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What Are The Physical Signs of Alcoholism?

Posted on July 19, 2022

What Are The Physical Signs of Alcoholism?

Alcoholism is a form of addiction that greatly impacts the body, triggering a range of uncomfortable and dangerous physical symptoms.

The most impactful effects of alcoholism manifest in the form of withdrawal symptoms, the body’s violent response to sobriety when it has developed a dependency on alcohol.

Those who develop alcoholism need to seek help and enter addiction rehab as soon as they can, going through physical detox and undergoing several weeks of therapy in order to achieve sobriety and the capacity to rebuild a healthy lifestyle.

What constitutes ‘alcoholism’?

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An individual is said to be an alcoholic when they have developed a dependency on alcohol after frequent or excessive consumption of it over a prolonged period of time.

Those who become dependent have uncontrollable urges to drink alcohol, so strong that they are often unable to resist. They crave the ‘high’ that results from consuming alcohol, and will behave recklessly or dangerously in order to achieve it.

Alcoholism causes individuals to consume increasing quantities of alcohol over time as they become more tolerant to it, and none of the consequences caused by the behaviour compels them to stop or reduce their usage.

Just like other forms of addiction, alcoholism comes with its own set of physical signs and symptoms.

Visible signs

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Reduced care in appearance

When individuals begin prioritising alcohol consumption, they start to care less and less about how they appear to others.

They will dress inappropriately, lose interest in personal hygiene, and let their hair and nails grow out.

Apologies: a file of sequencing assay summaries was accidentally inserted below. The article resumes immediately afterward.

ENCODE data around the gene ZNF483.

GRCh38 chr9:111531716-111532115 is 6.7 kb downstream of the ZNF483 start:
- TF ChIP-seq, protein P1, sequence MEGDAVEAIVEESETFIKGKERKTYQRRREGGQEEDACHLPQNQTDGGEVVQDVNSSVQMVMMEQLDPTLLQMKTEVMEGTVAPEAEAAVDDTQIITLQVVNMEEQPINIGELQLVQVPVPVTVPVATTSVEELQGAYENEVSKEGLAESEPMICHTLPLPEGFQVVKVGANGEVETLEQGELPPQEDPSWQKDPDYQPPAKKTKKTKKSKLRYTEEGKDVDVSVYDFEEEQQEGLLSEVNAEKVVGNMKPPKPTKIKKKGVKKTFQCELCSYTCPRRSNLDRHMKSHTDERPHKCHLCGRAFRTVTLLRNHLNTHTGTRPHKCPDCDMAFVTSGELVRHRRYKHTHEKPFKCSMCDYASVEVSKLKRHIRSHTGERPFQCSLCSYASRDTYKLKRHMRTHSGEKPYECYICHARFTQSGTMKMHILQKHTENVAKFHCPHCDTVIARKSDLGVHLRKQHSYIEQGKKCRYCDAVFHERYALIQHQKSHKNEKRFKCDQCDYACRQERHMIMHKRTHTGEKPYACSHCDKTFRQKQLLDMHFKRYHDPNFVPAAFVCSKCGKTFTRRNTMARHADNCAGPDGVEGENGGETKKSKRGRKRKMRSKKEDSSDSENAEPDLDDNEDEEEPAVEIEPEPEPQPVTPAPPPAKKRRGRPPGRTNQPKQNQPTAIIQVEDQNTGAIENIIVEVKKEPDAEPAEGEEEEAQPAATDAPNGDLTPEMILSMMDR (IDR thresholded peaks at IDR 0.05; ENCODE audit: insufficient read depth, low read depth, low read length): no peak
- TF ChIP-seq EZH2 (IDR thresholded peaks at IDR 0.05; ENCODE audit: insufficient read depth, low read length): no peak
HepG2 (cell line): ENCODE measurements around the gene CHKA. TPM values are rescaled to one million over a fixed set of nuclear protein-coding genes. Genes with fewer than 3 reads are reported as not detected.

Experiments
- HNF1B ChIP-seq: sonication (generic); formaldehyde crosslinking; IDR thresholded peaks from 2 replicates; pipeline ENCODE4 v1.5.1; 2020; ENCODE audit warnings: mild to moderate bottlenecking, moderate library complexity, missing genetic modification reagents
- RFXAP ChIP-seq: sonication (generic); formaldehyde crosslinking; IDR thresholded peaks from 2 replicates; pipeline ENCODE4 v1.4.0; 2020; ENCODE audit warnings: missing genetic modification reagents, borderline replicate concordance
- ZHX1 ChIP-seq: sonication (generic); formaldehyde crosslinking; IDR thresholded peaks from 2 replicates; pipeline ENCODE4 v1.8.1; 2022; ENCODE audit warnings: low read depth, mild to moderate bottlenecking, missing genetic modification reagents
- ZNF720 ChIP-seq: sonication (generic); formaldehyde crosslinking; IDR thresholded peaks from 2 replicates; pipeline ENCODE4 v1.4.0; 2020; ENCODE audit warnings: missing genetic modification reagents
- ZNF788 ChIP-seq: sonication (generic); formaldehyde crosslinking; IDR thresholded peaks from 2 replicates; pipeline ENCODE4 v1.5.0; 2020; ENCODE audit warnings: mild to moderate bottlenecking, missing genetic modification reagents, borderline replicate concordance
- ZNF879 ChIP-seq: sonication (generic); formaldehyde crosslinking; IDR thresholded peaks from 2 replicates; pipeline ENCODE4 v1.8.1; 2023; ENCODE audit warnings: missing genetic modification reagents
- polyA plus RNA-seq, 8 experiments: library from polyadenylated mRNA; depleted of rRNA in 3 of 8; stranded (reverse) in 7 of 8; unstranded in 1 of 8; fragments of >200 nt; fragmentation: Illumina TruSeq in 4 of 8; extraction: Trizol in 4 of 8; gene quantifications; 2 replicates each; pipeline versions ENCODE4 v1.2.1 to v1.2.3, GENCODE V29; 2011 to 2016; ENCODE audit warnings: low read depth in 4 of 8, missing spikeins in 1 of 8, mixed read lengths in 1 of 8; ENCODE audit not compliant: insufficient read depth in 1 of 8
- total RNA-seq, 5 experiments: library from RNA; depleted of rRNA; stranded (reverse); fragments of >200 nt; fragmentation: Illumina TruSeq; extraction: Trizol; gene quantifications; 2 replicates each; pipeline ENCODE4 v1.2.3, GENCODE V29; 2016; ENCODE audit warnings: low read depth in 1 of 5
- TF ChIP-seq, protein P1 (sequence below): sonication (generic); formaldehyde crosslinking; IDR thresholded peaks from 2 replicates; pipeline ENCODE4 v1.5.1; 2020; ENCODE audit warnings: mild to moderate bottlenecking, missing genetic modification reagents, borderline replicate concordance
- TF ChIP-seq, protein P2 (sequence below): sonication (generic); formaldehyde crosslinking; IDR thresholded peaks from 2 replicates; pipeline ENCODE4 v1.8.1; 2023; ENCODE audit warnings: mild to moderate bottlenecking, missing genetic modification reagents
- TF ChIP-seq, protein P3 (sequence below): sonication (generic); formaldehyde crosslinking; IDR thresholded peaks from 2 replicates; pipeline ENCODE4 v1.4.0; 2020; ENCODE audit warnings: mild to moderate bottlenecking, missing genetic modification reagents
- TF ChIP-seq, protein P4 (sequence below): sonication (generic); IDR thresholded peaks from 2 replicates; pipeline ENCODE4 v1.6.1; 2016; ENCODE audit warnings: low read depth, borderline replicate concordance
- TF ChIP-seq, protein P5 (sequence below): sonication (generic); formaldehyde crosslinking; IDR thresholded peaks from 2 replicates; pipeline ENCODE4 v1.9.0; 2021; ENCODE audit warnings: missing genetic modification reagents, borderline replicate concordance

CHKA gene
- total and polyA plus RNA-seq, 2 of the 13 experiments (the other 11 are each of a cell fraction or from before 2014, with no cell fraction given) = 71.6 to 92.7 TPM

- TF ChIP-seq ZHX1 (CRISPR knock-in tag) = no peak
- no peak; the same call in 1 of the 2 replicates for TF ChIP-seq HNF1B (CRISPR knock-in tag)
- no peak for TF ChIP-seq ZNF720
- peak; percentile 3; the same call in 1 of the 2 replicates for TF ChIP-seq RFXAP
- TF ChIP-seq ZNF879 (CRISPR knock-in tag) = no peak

Weight loss

Consuming alcohol on a regular basis can seriously impact an individual’s appetite. Not only can they physically feel less hungry, but the obsession with attaining and drinking alcohol can lead them to abandon regular meals.

Individuals can therefore begin losing a lot of weight. In some cases, however, the opposite can occur, with alcohol increasing appetite, and triggering weight gain.


Sustained alcohol use can cause blood vessels to become enlarged, causing redness in the nose and cheeks.

Bodily problems (often invisible)

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Drinking alcohol on a regular basis gradually chips away at the immune system, weakening its ability to combat illness.

As a result, those with alcoholism are much more vulnerable to infections.

In addition, alcohol misuse dries the skin, reducing its ability to protect the immune system from pathogens from the outside world.

Poor coordination

A common sensation of being drunk is having poor coordination, and prolonged alcohol misuse can cause individuals to feel like they have this same sense of clumsiness in everyday life.

They can feel unsteady, have poor balance, and experience accidents and injuries more often than they would otherwise expect to.

Stomach problems

The stomach is a very sensitive organ, meaning that it is very common for those who experience addiction to have problems with it.

Alcoholism can trigger common symptoms like nausea, vomiting, and diarrhoea, as well as internal bleeding triggered by the reduced stomach lining.

Liver complications

It is well known that alcohol misuse drastically affects the functionality of organs like the liver.

The liver plays a big role in processing the alcohol in our system, and excessive consumption can cause it to become damaged.

Liver-specific conditions can develop, including fatty liver (caused by fat build-up), cirrhosis (caused by tissue scarring), and hepatitis.


Blood clotting triggered by alcohol misuse often leads to increased bruising of the skin. This also increases the risk of stroke.

Yellow skin

Problems with the liver can also trigger jaundice, a condition which causes the skin to turn yellow in colour.

Withdrawal symptoms